Archive for June, 2018

Ask Sid: Viognier recommendation?

June 27th, 2018
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Ask Sid: Viognier recommendation?

Question: Would you please give me a Viognier wine recommendation?

Answer: I am not the best person to ask as I usually unfairly compare New World Viognier to the expensive treasures of Chateau Grillet or Condrieu Coteau de Vernon from Domaine Georges Vernay in the Rhone. The unique floral aromas of apricot and peach pit are attractive but the grapes need to be ripe enough to show those luscious elements instead of unripe vegetal notes. However it is tricky one as they should also try to harvest early enough to avoid a tendency of low acidity and with too much resulting alcohol. Yalumba in Australia has done an admirable job of delivering dry lush examples with their reasonably priced Y Series. In British Columbia a Rhone white blend including the Viognier variety with Roussanne & Marsanne is becoming most popular. Try the balanced Ava from Le Vieux Pin, aromatic Afraid of the Dark by Moon Curser Vineyards or Figaro (no Marsanne in the blend) from Terravista Vineyards – winemaker Senka Tennant suggests serving it with roasted tomato-squash soup & crème fraiche. Single variety 2016 “Rachel’s” Viognier is highly recommended from Daydreamer Wines in Naramata. Winemaker Marcus Ansems MW previously used all his Viognier in his signature Syrah but liked this 2016 one with perfectly timed picking “with some tension left” at 13 alcohol for this solo beauty.


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Rosés the Summer 2018 Hot Commodity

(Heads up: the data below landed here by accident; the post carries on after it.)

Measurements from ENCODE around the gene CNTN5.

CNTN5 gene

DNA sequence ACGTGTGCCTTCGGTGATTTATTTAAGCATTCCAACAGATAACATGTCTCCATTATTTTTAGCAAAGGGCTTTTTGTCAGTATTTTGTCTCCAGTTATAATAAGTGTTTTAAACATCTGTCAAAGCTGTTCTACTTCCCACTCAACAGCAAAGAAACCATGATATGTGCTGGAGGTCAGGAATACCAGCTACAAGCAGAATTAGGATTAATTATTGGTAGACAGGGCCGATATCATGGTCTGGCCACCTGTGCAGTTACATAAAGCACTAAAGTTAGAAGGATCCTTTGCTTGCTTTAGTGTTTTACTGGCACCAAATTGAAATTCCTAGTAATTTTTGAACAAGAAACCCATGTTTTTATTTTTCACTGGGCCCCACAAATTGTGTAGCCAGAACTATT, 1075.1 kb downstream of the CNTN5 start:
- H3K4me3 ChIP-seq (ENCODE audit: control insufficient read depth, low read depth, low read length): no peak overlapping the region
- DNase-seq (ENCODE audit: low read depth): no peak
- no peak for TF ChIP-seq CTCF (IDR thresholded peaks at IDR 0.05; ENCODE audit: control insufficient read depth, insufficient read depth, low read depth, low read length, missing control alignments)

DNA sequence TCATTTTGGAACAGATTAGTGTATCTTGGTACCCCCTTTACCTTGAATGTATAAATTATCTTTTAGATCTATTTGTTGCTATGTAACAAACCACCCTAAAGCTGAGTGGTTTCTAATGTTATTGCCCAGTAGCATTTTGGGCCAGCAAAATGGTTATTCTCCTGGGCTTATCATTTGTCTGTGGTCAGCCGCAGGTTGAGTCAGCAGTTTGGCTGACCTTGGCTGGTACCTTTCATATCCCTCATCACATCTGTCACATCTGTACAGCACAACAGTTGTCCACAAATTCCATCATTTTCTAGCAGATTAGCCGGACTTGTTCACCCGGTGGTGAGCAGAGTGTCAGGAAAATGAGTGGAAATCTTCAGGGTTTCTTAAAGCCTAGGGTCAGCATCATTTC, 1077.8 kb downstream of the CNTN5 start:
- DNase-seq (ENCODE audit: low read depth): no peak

June 25th, 2018

what type of rose should I drink

Hard to believe how popular Rosé has become recently. Not only on a relaxing patio during the warmer Summer months but served all year round too. Seems to be presently the go to wine for sure where ever you are. Taking smart advantage of this trend in Vancouver is Jean-Francis Quaglia Chef/Owner of restaurant provincemarinaside.ca & The Wine Bar with his forward thinking wine team. Jean-Francis has fond memories of drinking Tavel several decades ago in his home in the South of France at give away prices but his imported magnums of 2016 Tavel Prieure de Montezargues now cost a pretty penny. They have all the Cotes de Provence hot hits including despite their split Brad Pitt/Angelina Jolie’s 2017 Miraval, Domaine de Carteyron: “Cuvee Malyse”, Rimaureso Cru Classe mags, and so popular Sacha Lichine Chateau d’Esclans Whispering Angel in monster Imperial size!  Also impressive Clos Cibanne Cuvee Prestige Caroline Tibouren and even Domaine Moulin des Costes from Bandol. They have 48 Rosés with 41 served by the glass and 25% off on Sunday. What a statement!